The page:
Teaching American History

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Alabama 2006 Grant Abstracts
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Grantee Name:Jefferson County Board of Education, AL
Project Name:Jefferson County Teaching American History Program
Project Director:Martha V. Bouyer
Number of Teachers Served:90
Number of School Districts Served:1
Number of Students Served:37,000
Grade Levels:K-12
Partners:the University of Alabama (Birmingham), the University of Montevallo, Samford University, the Gilder Lehrman Institute of American History, the Alabama Civil Rights Institute, the American Village, the Alabama Humanities Foundation, Technology in Motion, the Birmingham Museum of Art, and the National Geographic Society
Topics:the colonial era, the American Revolution, technology, and civil rights
Methods:workshops, field trips, classroom observations and support, Internet activities, and Saturday content-specific classes

As evidenced by low test scores, many Jefferson County students are not receiving high-quality instruction in American history due greatly in part to a lack of teacher content knowledge. Due to the requirements of the No Child Left Behind Act and determination to provide a high-quality education to all students, the district will provide teachers with the content knowledge and skills they need to be effective in the classroom. Each year the project will provide a different cohort of 30 primary, middle, and high school teachers 216 hours of graduate level American history instruction and pedagogical training as well as additional direct observation and instruction in their classrooms by the project director. Each year participants will read twelve historical texts, study other important documents, and develop instructional units and other resources for classroom use. To further enhance their study of American history, teachers will also participate in three experiential field studies.

Grantee Name:Montgomery Public Schools, AL
Project Name:Dr. Martin Luther King, Jr., and Rosa Parks Liberty Fellowship
Project Director:Gloria S. Odutola
Number of Teachers Served:50
Number of School Districts Served:1
Number of Students Served:33,000
Grade Levels:K-12
Partners:the University of Southern Mississippi, Old Alabama Town, Fort Toulouse/Fort Jackson, the American Institute for History Education, and the Bill of Rights Institute
Topics:year 1: the Empire versus the Colonies, year 2: the Agrarian South versus the Industrializing North, and year 3: Liberal Democracy versus Totalitarianism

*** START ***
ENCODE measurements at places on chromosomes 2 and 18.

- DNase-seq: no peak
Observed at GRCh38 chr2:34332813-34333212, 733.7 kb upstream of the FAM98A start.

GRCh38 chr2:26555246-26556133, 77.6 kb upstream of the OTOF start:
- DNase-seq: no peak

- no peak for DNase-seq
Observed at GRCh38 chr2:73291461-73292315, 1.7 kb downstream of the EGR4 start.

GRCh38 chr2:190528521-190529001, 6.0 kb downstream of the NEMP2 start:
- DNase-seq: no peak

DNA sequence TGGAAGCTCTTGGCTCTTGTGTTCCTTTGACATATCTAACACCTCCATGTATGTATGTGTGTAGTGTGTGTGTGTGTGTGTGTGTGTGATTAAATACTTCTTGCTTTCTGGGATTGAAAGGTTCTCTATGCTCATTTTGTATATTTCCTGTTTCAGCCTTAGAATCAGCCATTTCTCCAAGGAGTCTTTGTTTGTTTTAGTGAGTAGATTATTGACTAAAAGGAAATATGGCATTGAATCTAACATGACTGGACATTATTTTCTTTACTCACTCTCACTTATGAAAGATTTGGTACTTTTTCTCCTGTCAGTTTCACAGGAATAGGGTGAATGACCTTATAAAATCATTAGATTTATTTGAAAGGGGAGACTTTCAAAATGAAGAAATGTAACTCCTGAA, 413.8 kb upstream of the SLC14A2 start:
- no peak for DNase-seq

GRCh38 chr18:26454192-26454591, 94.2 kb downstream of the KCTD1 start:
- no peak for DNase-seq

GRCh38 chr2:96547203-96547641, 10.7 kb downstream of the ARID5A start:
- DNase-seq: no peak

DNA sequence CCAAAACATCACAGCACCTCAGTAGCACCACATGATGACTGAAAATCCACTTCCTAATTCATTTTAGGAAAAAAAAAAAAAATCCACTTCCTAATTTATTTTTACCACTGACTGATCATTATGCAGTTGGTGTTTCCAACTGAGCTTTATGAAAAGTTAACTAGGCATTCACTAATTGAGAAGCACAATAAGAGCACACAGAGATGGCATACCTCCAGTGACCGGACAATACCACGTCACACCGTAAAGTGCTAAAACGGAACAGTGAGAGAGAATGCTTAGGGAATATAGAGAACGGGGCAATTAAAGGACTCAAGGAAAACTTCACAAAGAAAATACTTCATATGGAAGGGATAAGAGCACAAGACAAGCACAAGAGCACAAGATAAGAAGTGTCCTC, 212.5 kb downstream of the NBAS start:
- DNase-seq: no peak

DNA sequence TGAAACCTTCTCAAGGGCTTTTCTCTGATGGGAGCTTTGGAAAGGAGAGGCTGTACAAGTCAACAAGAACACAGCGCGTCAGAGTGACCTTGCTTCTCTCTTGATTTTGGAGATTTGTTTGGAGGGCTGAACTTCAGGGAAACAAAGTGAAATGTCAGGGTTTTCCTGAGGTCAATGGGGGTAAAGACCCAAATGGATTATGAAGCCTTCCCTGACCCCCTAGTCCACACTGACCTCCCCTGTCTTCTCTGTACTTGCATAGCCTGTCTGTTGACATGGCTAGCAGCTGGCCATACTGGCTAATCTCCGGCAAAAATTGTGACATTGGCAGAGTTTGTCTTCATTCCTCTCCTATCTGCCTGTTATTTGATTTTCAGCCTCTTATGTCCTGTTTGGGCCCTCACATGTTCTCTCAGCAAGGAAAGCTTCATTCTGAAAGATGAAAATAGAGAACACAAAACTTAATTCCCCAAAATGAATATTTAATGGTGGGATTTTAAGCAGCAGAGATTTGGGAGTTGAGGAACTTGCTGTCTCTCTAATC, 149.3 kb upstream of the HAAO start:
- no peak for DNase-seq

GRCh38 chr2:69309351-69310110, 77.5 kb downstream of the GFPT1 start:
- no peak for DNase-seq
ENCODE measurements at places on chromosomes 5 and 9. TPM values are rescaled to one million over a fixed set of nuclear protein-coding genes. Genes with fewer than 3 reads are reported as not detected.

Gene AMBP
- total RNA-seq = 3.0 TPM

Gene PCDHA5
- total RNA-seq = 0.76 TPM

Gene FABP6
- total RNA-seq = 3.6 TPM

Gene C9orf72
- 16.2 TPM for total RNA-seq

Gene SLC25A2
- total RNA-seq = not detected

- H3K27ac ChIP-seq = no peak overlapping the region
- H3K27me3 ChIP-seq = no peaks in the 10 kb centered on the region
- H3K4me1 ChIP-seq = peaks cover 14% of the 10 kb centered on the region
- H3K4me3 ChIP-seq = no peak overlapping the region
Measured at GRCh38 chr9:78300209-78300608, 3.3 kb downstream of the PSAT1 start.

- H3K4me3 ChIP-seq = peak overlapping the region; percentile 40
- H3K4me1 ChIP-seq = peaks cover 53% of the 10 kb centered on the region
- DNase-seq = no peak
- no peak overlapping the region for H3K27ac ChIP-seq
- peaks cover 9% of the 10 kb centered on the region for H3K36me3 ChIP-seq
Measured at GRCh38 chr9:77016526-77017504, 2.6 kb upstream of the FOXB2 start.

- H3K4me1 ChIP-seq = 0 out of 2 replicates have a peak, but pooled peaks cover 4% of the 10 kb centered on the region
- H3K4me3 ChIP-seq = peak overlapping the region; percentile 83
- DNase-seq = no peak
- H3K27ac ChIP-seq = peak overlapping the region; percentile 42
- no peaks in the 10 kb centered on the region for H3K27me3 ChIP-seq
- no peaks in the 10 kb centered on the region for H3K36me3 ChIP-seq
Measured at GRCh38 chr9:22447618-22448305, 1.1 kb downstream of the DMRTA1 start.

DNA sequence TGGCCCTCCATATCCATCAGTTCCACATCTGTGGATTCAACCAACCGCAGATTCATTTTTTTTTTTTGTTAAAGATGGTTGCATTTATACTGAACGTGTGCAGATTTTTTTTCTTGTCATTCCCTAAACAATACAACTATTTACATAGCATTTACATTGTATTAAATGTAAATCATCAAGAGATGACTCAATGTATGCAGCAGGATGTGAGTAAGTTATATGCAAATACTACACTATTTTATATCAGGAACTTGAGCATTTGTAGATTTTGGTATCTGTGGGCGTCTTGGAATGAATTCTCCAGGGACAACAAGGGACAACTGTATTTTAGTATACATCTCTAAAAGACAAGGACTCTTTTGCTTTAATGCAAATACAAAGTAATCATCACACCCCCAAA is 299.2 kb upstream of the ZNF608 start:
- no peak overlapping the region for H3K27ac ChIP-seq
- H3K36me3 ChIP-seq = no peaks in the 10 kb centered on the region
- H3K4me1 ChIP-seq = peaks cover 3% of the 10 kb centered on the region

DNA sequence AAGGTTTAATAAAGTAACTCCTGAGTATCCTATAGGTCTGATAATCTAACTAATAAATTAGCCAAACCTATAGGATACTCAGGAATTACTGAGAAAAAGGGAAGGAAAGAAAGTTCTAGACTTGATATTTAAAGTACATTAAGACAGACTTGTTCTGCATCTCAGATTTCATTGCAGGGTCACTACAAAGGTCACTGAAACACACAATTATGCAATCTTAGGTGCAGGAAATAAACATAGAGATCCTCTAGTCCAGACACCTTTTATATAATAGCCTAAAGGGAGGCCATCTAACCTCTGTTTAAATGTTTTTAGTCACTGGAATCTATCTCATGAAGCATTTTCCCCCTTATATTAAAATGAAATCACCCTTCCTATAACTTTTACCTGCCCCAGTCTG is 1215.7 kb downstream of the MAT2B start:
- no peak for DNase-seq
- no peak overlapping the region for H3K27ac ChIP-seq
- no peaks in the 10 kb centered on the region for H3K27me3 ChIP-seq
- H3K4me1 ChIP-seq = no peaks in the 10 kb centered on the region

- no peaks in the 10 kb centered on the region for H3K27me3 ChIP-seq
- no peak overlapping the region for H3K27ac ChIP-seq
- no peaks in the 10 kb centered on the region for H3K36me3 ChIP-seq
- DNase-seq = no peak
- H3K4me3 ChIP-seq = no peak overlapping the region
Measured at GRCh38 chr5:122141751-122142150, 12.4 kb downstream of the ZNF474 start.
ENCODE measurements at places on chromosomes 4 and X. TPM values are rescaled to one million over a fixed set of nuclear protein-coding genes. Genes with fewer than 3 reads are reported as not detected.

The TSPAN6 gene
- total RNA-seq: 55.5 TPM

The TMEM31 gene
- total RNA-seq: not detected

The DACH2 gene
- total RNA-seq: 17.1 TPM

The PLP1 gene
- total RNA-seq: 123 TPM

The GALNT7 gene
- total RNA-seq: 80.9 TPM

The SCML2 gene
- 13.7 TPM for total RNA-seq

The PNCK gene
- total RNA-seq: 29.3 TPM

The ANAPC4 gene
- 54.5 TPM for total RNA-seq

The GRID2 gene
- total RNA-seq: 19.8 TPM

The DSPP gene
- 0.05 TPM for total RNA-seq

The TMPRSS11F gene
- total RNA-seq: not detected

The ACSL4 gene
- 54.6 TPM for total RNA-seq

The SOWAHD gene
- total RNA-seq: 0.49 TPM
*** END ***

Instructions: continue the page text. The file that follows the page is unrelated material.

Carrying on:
Methods:colloquia, field trips, summer institutes, CDs, and web bulletin boards

Seventy-seven percent of district students are minorities, and more than 75% are African-American. At least 66% of students qualify for free/reduced lunches. Eighty percent of the schools receive Title I funds. The majority of students in grades 3-12 failed to make Adequate Yearly Progress in math and reading in 2004-05. This project will enable teachers to write classroom-appropriate lessons and make salient connections with earlier historical precedents. They will infuse their lessons into a larger Weblessons™ program and augment the colloquia-based lessons they receive throughout the project period. To accomplish this, teachers will participate in six seasonal colloquia, a field trip series, and three summer institutes. Teachers will also take part in a turnkey replication program to train other teachers in their district, and they will be provided with three annual, interactive CD-ROMs covering the material learned in the professional development sessions.

Grantee Name:Tuscaloosa City Board of Education, AL
Project Name:Making a Nation: Laying Claim to Democracy
Project Director:Jolene Stanford
Number of Teachers Served:30
Number of School Districts Served:2
Number of Students Served:3,000
Grade Levels:4-12
Partners:the University of Alabama, the Alabama Consortium of Educational Renewal, the Gilder Lehrman Institute of American History, the Colonial Williamsburg Foundation, History Alive!, and the University of Alabama and Henry Ford Museums
Topics:the American Revolution, the Era of Expansion, the Civil War, the World Wars, the Great Depression, the New Deal, industrialization and urbanization, and the influences of intellectual and religious thought on the U.S. political system
Methods:graduate-level summer institutes, field studies, workshops, coaching, and distribution of content materials and resources

At present, less than half of the schools in the two districts would meet the proficiency standards set for the 2006-07 academic year. Currently six of the nine high schools have a failure rate of 20% or more on the Alabama High School Graduation Exam social studies section, which primarily covers U.S. history. The failure rate on the Advanced Placement exam in U.S. history ranges from to 39-100% in the two districts. The project will use a five-pronged approach of intensive summer institutes at the graduate level, scholar-led field studies, team study/peer coaching during the academic year, single day content-oriented workshops, and an infusion of content materials and resources to increase teacher content knowledge and student learning of American history. This collaboration will 1) provide teachers in grades 4-12 with multiple avenues to develop and strengthen their knowledge, understanding, and appreciation of traditional American history as a separate subject in the core curriculum and 2) develop the historical literacy of students so that they can comprehend informational and functional textual material including primary sources and analyze and interpret historical data presented in charts, tables and graphs.

Last Modified: 12/28/2006